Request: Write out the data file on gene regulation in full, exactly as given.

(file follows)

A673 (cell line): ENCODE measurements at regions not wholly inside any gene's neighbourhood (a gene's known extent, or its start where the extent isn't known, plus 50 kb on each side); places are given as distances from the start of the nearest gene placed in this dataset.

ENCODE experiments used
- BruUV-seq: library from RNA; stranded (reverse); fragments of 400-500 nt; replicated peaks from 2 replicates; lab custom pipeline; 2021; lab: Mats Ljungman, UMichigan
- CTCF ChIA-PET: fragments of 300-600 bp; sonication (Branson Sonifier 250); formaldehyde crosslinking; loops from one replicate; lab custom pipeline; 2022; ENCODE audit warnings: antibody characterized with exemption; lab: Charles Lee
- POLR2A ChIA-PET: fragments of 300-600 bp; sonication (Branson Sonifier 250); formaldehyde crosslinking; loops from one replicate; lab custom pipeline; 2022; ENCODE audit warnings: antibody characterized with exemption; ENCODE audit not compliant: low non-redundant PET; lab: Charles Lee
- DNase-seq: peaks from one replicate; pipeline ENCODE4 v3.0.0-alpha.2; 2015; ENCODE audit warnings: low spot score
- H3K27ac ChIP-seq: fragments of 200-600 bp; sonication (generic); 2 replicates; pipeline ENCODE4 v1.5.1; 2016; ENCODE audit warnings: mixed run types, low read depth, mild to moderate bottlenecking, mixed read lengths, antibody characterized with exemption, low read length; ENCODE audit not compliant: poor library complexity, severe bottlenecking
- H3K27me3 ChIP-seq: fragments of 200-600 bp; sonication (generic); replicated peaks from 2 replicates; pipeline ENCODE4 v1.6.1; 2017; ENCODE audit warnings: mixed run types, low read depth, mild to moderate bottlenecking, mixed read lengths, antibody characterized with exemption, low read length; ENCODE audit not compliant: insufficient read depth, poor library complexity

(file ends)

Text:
A673 (cell line): ENCODE measurements at regions not wholly inside any gene's neighbourhood (a gene's known extent, or its start where the extent isn't known, plus 50 kb on each side); places are given as distances from the start of the nearest gene placed in this dataset.

ENCODE experiments used
- BruUV-seq: library from RNA; stranded (reverse); fragments of 400-500 nt; replicated peaks from 2 replicates; lab custom pipeline; 2021; lab: Mats Ljungman, UMichigan
- CTCF ChIA-PET: fragments of 300-600 bp; sonication (Branson Sonifier 250); formaldehyde crosslinking; loops from one replicate; lab custom pipeline; 2022; ENCODE audit warnings: antibody characterized with exemption; lab: Charles Lee
- POLR2A ChIA-PET: fragments of 300-600 bp; sonication (Branson Sonifier 250); formaldehyde crosslinking; loops from one replicate; lab custom pipeline; 2022; ENCODE audit warnings: antibody characterized with exemption; ENCODE audit not compliant: low non-redundant PET; lab: Charles Lee
- DNase-seq: peaks from one replicate; pipeline ENCODE4 v3.0.0-alpha.2; 2015; ENCODE audit warnings: low spot score
- H3K27ac ChIP-seq: fragments of 200-600 bp; sonication (generic); 2 replicates; pipeline ENCODE4 v1.5.1; 2016; ENCODE audit warnings: mixed run types, low read depth, mild to moderate bottlenecking, mixed read lengths, antibody characterized with exemption, low read length; ENCODE audit not compliant: poor library complexity, severe bottlenecking
- H3K27me3 ChIP-seq: fragments of 200-600 bp; sonication (generic); replicated peaks from 2 replicates; pipeline ENCODE4 v1.6.1; 2017; ENCODE audit warnings: mixed run types, low read depth, mild to moderate bottlenecking, mixed read lengths, antibody characterized with exemption, low read length; ENCODE audit not compliant: insufficient read depth, poor library complexity